Another website claims to have “The dirt on Diet Pills” (http://www.phys.com/b_nutrition/02solutions/08diet/phenylprop.htm) but this website claims that “the worst you can expect {is} dry mouth and eyes, nausea, nervousness, racing heart and increasing blood pressure.” However, they fail to tell the reader about various other possible side effects. One cannot neglect to state that there have been numerous studies showing that PPA has had minimal side effects. We must also take into account the fact that “many of the symptoms attributed to PPA may truly be related to feelings or symptoms caused by fasting or stringent dieting (Morgan, Kagan, p.405).” In other words, the same side effects associated with PPA are also associated with people on a strict diet. Therefore, we cannot assume that the PPA is the direct cause of these side effects. Also, it is important to note “most of the clinical trials, particularly the recent ones and the bioavailability studies were funded by the pharmaceutical industry (Morgan, p.69).” So it is safe to assume that these companies selling these drugs are not going to print literature on trials that they fund that poses their product as a risk to the consumer. Therefore, it is quite likely that these studies might be skewed or biased.          What can we conclude from this information? Basically, PPA is an extremely controversial drug. Countless studies have been done on its effectiveness and safety. Many studies claim that the drug is safe; while others claim that it can cause serious complications through side effects. Some studies claim that the drug works well to lose an initial amount of weight. But after discontinued use, the weight is likely to come right back on. Some studies claim that an initial amount of weight is lost and then PPA has no effect on additional weight loss. Almost every single study is somewhat biased. Many use a specific type of subject and not a randomized group of people. Also, in almost all studies, the individuals are overweight and want to lose weight. What if someone takes PPA who is of normal weight, will they lose weight? What if the subject’s had no desire to lose weight? What if the subjects are not dieting or exercising while taking the drugs? Will they still lose weight? It is important for us to think about the efficacy of these trials before buying into their conclusions. It is very difficult to make any clear statements about PPA since the various studies contradict each other.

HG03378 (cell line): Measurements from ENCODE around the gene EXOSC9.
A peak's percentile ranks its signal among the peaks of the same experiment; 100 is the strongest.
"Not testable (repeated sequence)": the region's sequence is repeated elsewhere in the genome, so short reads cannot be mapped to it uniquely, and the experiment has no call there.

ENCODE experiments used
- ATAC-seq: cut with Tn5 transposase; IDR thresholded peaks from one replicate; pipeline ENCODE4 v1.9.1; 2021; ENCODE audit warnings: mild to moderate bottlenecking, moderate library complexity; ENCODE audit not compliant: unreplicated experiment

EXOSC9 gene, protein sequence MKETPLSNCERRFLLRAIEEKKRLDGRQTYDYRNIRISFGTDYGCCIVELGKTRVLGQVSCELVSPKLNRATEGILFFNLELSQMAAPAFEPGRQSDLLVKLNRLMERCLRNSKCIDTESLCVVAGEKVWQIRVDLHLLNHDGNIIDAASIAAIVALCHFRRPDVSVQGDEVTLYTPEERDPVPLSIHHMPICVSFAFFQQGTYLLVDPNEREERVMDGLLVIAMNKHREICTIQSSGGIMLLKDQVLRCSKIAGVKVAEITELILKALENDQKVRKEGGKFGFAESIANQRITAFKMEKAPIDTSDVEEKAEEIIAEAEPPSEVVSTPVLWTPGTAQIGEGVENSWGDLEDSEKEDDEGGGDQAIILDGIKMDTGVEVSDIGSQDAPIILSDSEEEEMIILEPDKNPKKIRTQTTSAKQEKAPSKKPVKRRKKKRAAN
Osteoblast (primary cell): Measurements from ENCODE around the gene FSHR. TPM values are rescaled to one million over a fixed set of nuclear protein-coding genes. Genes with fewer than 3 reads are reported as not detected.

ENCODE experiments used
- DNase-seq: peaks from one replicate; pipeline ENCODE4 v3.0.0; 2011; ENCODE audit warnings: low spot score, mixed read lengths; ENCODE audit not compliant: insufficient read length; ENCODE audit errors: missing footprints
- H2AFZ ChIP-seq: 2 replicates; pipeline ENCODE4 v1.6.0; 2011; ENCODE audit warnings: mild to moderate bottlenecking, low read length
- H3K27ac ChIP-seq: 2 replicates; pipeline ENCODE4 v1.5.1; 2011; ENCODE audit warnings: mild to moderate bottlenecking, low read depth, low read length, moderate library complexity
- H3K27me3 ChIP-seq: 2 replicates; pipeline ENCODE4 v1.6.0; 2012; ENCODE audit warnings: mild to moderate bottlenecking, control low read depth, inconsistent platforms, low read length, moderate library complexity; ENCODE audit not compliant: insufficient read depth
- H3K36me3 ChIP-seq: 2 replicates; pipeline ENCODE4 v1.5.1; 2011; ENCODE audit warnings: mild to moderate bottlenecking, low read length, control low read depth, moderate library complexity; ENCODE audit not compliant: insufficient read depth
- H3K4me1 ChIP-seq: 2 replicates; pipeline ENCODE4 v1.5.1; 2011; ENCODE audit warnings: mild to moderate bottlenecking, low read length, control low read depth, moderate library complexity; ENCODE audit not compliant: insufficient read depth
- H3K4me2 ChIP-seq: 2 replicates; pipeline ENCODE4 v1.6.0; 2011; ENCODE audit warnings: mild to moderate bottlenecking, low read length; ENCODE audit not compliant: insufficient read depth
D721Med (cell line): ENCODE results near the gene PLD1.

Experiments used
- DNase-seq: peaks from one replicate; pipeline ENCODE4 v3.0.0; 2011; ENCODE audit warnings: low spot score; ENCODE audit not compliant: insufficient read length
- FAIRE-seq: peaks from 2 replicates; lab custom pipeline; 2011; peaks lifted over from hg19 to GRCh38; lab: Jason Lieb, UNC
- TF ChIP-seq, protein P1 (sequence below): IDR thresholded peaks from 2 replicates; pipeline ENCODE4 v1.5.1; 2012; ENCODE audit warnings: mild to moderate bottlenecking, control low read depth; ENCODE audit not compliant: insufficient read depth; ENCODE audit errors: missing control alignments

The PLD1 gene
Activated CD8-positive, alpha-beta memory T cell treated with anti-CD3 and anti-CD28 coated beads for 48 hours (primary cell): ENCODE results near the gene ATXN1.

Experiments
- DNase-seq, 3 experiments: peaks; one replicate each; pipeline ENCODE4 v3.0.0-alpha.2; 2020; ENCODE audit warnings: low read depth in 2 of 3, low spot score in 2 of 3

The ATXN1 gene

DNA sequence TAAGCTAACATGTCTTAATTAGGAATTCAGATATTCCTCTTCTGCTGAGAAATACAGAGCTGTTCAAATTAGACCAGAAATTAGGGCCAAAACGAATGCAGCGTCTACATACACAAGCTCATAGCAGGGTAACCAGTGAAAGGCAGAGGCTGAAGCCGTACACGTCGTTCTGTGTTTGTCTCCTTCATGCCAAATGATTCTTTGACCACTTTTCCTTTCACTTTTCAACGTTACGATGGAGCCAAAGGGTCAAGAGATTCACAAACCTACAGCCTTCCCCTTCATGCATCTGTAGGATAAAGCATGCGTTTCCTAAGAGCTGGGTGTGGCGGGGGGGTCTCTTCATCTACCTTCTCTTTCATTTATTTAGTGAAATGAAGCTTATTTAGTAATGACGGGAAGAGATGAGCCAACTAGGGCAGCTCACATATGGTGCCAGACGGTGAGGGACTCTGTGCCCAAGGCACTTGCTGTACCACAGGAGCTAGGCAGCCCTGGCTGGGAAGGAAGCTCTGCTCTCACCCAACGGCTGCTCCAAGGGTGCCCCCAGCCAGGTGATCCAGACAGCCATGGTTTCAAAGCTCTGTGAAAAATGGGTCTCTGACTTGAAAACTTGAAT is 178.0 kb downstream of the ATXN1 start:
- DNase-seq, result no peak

Works Cited
 
Lasagna, L. (1988). Phenylpropanolamine- A Review.   A Wiley Interscience Publication. Boston, MA.
 
Morgan, J.P. , Kagan, D.V. (1985). Phenylpropanolamine: Risks, Benefits and Contraversies. Clinical Pharmacology and Therapeutic Services, Volume 5. Preager Publishers. New York, N.Y.
 
Morgan, J.P. (1986). Phenylpropanolamine: A critical Analysis of Reported Adverse Reactions and Overdosage. Jack. K. Burgess, Inc. Fort Lee, N.J.
 
Fillmore, C. M. et al. (1999). Nutrition and Dietary Supplements, Phys Med Rehabil Clin N Am, 10, (3), 673-703.
 
Silverstone, T. (1986). Clinical Use of Appetite Suppressants, Drug and Alcohol Dependence, 17, (2-3), 151-167.
 
Wellman, P.J. (1990). A Review of the physiological bases of the anorexic action of phenylpropanolamine, Neuroscience and Biobehavioral Reviews, 14 (3), 339-355.
 
Greenway, F.L. (1992). Clinical Studies with phenylpropanolamine: a metaanalysis, American Journal of Clinical Nutrition, 55, 203-205.
 
Alger, S. et al. (1993). Effect of Phenylpropanolamine on energy expenditure and weight loss in overweight women,  American Journal of Clinical Nutrition, 57, 120-126.